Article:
cover image The War on Alcohol: Prohibition and the Rise of the American State

The War on Alcohol: Prohibition and the Rise of the American State

Lisa McGirr. Norton, $27.95 (384p) ISBN 978-0-393-06695-1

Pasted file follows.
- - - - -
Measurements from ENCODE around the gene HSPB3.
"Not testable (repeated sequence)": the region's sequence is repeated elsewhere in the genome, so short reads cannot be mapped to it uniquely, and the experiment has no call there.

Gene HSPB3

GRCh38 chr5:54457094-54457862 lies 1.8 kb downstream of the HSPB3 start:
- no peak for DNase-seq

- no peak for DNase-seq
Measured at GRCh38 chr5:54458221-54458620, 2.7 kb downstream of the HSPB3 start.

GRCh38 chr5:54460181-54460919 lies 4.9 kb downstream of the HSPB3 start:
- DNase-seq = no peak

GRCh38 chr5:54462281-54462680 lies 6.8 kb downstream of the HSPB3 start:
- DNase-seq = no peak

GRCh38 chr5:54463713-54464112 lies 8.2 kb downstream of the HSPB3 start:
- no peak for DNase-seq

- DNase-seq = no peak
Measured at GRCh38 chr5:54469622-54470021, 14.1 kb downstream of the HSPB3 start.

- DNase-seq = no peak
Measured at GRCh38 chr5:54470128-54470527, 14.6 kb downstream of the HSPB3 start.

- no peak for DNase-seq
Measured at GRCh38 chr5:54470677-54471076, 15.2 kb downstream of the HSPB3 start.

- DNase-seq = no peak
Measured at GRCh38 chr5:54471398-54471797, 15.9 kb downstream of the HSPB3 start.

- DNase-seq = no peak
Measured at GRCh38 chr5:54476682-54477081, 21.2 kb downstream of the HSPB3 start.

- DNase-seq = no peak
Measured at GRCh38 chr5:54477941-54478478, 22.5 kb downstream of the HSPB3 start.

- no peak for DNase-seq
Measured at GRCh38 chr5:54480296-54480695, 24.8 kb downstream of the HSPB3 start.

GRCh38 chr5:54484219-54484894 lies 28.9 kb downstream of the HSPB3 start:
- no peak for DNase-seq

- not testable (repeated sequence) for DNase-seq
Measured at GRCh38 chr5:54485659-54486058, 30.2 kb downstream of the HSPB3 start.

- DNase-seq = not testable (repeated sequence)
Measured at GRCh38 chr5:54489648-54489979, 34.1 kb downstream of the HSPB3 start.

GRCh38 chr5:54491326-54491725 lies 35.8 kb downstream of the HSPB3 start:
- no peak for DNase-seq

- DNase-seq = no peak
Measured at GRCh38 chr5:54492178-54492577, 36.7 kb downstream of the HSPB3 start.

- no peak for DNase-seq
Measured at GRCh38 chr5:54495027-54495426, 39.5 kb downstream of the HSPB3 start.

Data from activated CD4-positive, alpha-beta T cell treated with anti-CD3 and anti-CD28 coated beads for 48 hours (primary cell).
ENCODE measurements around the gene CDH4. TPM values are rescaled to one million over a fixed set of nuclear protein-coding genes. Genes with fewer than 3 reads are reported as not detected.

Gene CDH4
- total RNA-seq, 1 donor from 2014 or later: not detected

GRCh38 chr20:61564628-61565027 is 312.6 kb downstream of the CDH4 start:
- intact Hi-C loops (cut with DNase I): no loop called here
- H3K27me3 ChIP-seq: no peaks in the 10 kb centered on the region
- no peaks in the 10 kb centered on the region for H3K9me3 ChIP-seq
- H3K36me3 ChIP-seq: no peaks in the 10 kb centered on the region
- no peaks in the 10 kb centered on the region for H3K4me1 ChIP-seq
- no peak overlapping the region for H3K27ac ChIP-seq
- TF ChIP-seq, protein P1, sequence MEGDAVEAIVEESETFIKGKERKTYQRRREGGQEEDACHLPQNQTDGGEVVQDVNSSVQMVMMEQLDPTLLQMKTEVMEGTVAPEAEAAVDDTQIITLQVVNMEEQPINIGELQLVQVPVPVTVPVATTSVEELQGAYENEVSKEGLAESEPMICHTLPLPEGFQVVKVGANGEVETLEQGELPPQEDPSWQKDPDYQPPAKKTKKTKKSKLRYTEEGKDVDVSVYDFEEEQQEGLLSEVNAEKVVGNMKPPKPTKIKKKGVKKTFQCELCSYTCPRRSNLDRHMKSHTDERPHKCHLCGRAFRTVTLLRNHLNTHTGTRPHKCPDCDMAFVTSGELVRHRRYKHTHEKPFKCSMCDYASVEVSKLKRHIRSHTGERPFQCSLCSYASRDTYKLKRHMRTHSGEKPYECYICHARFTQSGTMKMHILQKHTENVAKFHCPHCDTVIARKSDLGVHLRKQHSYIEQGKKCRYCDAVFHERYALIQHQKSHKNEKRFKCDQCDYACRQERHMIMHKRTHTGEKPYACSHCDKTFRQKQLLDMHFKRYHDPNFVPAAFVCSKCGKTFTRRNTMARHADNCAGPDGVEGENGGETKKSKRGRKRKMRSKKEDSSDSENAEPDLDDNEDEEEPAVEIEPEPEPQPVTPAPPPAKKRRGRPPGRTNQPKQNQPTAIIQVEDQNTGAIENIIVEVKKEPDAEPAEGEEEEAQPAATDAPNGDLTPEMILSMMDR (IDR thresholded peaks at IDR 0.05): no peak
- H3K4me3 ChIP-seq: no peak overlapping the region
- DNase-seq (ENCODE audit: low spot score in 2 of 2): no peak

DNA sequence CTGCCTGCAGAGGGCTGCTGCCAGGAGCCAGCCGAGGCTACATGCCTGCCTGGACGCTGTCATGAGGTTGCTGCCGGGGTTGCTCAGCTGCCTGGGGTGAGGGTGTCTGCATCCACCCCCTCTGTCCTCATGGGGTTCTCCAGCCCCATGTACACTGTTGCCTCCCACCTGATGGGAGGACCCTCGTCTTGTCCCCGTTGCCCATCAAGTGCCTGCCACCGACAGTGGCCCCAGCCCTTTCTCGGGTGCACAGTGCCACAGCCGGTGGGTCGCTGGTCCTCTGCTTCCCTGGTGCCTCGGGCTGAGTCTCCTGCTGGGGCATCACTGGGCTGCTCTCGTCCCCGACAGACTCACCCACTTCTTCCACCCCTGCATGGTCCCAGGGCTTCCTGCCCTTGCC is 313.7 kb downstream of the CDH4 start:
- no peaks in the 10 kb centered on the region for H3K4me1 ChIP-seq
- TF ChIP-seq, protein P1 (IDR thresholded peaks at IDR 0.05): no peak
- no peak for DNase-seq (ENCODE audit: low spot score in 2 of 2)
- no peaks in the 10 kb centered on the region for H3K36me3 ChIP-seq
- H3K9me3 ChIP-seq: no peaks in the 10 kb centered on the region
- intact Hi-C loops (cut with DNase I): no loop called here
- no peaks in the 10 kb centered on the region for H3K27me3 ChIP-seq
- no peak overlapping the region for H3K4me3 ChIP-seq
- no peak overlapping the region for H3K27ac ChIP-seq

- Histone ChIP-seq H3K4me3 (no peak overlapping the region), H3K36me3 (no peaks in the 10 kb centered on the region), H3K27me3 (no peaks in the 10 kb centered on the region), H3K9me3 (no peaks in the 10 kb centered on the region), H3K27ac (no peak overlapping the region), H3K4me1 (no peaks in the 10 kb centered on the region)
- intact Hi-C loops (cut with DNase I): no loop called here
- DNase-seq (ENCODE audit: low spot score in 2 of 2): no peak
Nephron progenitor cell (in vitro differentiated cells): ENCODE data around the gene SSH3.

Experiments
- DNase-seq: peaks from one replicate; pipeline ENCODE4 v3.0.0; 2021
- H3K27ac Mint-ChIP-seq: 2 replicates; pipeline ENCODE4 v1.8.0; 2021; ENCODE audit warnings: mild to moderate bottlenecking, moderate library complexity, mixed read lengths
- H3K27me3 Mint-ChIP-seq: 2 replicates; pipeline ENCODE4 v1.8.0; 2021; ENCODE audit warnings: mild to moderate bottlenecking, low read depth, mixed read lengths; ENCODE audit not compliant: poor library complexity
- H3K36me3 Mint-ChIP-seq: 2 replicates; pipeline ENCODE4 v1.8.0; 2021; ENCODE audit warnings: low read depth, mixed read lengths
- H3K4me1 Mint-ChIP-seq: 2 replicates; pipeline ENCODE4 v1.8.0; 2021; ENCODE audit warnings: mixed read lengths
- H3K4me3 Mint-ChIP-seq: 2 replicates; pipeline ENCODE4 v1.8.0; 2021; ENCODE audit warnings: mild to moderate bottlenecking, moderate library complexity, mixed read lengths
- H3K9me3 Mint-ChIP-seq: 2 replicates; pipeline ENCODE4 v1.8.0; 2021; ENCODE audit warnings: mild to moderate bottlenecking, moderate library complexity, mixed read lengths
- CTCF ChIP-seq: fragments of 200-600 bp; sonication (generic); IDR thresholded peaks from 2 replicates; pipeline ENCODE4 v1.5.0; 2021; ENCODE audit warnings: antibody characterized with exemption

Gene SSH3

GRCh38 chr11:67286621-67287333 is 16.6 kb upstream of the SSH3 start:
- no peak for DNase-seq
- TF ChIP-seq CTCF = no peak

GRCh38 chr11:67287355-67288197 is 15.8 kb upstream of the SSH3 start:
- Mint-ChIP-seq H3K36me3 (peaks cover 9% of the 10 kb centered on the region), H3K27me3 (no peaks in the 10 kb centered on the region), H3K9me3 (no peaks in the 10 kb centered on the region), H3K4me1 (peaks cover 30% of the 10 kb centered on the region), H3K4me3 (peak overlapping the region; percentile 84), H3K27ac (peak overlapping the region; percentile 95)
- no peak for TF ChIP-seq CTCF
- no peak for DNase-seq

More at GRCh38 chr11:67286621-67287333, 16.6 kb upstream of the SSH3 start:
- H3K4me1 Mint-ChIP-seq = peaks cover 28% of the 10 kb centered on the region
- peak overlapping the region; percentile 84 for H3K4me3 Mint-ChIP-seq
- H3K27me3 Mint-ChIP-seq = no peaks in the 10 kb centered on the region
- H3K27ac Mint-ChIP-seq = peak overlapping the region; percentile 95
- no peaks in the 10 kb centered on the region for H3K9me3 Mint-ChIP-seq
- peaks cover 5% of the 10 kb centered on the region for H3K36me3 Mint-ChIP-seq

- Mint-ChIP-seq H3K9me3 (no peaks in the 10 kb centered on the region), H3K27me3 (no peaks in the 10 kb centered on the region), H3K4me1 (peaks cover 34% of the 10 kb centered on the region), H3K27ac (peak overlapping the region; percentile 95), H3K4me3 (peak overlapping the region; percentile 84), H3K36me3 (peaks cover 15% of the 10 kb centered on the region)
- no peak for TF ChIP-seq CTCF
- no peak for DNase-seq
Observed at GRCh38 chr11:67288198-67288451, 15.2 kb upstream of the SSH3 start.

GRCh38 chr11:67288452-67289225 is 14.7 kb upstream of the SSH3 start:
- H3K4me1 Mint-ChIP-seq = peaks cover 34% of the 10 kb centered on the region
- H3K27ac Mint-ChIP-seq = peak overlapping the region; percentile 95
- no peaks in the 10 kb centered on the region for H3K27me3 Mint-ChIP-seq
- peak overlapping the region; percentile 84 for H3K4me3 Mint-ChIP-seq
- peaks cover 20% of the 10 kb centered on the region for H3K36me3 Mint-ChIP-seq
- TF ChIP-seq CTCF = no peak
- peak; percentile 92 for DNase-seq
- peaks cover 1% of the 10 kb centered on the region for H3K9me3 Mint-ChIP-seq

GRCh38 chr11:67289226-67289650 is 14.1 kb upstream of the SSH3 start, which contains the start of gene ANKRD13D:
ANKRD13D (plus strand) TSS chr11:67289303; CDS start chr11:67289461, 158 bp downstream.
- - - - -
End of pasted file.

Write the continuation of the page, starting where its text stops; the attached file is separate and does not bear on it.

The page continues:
The Hollywood narrative of Prohibition as a time of gangsters spraying bullets from machine guns is blown wide open in McGirr’s ambitious history of the 14-year period in early 20th-century America and its repercussions for social mores, public policy, and the criminal justice system. Using personal papers as well as records of state and federal commissions on enforcement, McGirr (Suburban Warriors), a professor of history at Harvard, delves into the details of the often uneasy alliances between Protestant temperance advocates, who fought for the Volstead Act and ratification of the 18th Amendment, and Klansmen, who helped enforce liquor laws on the local level. McGirr touches on oft-glamorized tales of bootlegging gangsters and speakeasies, instead choosing to focus on the stories of everyday victims of enforcement based on racial, religious, and class discrimination. This occurred in tandem with the racial integration of Southern bootleggers and speakeasy patrons. Both sobering and enlightening, McGirr’s work gives Prohibition and its consequences a much-needed reexamination that provides insights relevant to today’s War on Drugs. Photos. [em](Nov.) [/em]